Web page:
ROBBIE: I’m always homesick. But it’s not the same as when I was 17 and moved to Melbourne, and I didn’t tell anyone. Now it’s this feeling of not being part of all those crazy dinner conversations we would have. Whenever I go back home, we get right back into it and we all trade stories about what’s going on in our lives. It’s surreal.




By Louis Jackman

It’s the elephant in the room. Publicists at movie junkets the world over are working overtime to make sure the talent aren’t quizzed about the accusations surrounding producer, Harvey Weinstein. Understandably, they don’t want their clients put into an awkward position, considering all of Hollywood has worked with him at some point or another. But when I tentatively bring it up with Chris Hemsworth, he delivers a very considered, thoughtful response though you can tell the Australian actor wants to tread lightly on the subject. Everyone does. “It’s awful, it’s awful. It’s so terrible,” he says. “My heart goes out to the women affected, and I have huge admiration for the bravery and courage. And hopefully the truth will stop anything like that happening again, that’s my hope.”
It’s a classy, poignant statement from the Melbourne superstar who’s easily surpassed Tom Hanks and Hugh Jackman as the nicest man in Hollywood. Refreshingly unaffected by the spoils of the industry, the ludicrously handsome 34-year-old remains open and frank during his promotional duties, always up for a joke, always self-deprecating. And today, publicizing his latest outing as Norse god Thor, is no different.

Throughout our chat, the star touches base on hair loss, flashing the flesh and keeping the spark in his marriage to Spanish siren, Elsa Pataky. He outs Avengers co-stars Mark Ruffalo and Chris Evans as rampant divas and brands Wonder Woman his favorite superhero. He talks kids and parenting, trying to keep a balance and even reveals his anxieties over departing the Marvel universe, whenever that may be. It’s like catching up with an old friend who just happens to be playing the newly shorn King of Asgard who finds himself in hot water when faced against the Goddess of Death Hela (played with wicked genius by Cate Blanchett). He chats about his fears working with Blanchett and why shooting in Australia meant the world to him.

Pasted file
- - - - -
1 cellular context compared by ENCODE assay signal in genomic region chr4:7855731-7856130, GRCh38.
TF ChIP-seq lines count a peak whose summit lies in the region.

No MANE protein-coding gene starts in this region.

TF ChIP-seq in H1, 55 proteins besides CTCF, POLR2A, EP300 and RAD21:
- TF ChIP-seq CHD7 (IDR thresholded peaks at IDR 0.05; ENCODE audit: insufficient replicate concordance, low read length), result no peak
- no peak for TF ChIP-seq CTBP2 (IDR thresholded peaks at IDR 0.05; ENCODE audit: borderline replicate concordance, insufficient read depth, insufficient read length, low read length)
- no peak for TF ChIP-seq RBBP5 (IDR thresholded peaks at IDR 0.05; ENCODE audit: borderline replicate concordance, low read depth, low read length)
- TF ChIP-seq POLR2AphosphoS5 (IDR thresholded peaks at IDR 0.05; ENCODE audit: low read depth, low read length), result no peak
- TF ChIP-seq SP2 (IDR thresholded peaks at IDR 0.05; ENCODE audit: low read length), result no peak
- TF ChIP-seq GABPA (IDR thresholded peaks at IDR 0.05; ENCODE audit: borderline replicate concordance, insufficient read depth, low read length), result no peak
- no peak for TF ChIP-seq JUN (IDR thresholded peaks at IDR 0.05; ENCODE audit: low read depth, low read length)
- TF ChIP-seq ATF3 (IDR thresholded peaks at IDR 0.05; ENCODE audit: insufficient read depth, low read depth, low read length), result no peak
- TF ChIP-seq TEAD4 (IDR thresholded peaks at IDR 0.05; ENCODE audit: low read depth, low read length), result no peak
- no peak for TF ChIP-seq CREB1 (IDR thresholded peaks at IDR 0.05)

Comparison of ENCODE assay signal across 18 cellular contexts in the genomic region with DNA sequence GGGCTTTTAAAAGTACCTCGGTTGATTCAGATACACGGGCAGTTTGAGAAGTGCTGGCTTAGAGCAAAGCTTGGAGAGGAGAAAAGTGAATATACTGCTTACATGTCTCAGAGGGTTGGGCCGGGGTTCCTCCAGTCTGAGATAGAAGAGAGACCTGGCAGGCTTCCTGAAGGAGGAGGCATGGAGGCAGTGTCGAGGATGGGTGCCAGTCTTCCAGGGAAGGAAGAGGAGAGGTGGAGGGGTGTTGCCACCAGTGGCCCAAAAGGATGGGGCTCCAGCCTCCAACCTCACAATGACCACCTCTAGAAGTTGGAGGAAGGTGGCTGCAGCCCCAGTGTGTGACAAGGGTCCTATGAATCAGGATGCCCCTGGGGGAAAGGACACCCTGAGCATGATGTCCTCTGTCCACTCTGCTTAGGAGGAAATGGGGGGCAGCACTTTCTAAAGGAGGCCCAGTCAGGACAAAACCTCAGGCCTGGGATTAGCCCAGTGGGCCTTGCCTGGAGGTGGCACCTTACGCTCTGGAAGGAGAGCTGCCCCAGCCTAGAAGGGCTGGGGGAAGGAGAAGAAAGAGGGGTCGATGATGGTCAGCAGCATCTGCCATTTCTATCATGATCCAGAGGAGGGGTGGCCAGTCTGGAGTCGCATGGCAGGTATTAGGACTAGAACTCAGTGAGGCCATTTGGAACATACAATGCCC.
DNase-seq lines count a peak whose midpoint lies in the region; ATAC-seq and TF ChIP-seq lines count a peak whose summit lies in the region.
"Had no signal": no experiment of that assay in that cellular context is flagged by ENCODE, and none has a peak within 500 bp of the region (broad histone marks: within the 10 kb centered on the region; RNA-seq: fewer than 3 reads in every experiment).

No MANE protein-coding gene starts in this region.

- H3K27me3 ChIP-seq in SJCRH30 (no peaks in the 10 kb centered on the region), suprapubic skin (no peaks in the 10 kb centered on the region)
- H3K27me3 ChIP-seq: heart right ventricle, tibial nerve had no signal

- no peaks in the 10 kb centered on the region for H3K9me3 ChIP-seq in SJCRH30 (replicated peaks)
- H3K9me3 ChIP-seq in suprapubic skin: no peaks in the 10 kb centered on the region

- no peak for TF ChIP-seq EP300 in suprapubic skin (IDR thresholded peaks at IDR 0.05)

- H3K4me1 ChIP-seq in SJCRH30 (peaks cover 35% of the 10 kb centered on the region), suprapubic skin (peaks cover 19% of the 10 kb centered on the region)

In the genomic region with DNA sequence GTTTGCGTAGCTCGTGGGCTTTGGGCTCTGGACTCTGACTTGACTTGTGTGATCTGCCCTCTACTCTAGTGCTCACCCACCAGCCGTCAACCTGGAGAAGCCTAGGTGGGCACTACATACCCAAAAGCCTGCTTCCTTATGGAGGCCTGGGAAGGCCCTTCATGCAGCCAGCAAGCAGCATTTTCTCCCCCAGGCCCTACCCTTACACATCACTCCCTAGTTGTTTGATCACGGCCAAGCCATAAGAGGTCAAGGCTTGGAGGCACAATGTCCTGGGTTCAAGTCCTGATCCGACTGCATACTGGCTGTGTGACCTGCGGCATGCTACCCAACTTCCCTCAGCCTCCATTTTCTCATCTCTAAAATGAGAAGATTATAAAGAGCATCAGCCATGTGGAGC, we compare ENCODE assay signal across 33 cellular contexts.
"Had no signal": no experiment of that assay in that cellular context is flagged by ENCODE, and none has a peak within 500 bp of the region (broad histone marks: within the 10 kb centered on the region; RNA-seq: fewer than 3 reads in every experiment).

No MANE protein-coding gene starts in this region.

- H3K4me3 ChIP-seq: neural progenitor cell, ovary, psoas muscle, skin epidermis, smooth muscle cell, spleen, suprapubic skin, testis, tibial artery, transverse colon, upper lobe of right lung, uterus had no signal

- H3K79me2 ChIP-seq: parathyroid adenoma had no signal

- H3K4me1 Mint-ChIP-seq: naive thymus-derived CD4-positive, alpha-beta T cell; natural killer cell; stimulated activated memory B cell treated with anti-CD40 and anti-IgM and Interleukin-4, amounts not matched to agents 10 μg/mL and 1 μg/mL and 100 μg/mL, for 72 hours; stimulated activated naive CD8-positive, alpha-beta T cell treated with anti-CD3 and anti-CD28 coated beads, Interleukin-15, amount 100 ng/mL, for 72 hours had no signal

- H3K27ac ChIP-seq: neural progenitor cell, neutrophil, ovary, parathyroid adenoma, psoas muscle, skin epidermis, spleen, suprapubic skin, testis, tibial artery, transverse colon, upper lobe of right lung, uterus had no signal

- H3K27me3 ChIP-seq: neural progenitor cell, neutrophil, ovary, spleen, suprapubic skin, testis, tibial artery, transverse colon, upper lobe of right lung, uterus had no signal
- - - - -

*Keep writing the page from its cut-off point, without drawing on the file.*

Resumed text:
It’s not enough that Chris Hemsworth is one of Hollywood’s most handsome leading men - he also has to have the best body this side of Dwayne Johnson. This autumn, the 33-year-old Hemsworth returned to action for the fifth time as Thor, the Avengers’ Norse God, arguably the most popular characters in the billion-dollar Marvel Comic universe.

This time out, Thor has seen his blonde locks chopped off and been stripped of his mighty hammer while imprisoned on the other side of the universe. This pits him in a race against time to return to Asgard and stop the ruthless Hela (Cate Blanchett, in her Marvel debut), the Goddess of Evil, from bringing about Ragnarok – the destruction of his planet and the Asgardian civilization. Along the way, he must engage in a terrific gladiatorial combat against former Avenger’s ally, the Hulk (Mark Ruffalo).

“A lot of us thought that we needed to push things in a new direction,” Hemsworth says. “So I called up Taika and told him we have got to do something to make (the new Thor film) look different. The first idea I pitched was where we shaved the locks off. So we cut Thor’s hair and made him look more gladiatorial.”

“I was getting sick of myself playing Thor as a stoic, true blue superhero.” So when it came to shooting Thor: Ragnarok, the Australian heartthrob’s fifth time in the guise of the noble Norse God, he and director Taika Waititi set out to make Thor less predictable and more outgoing.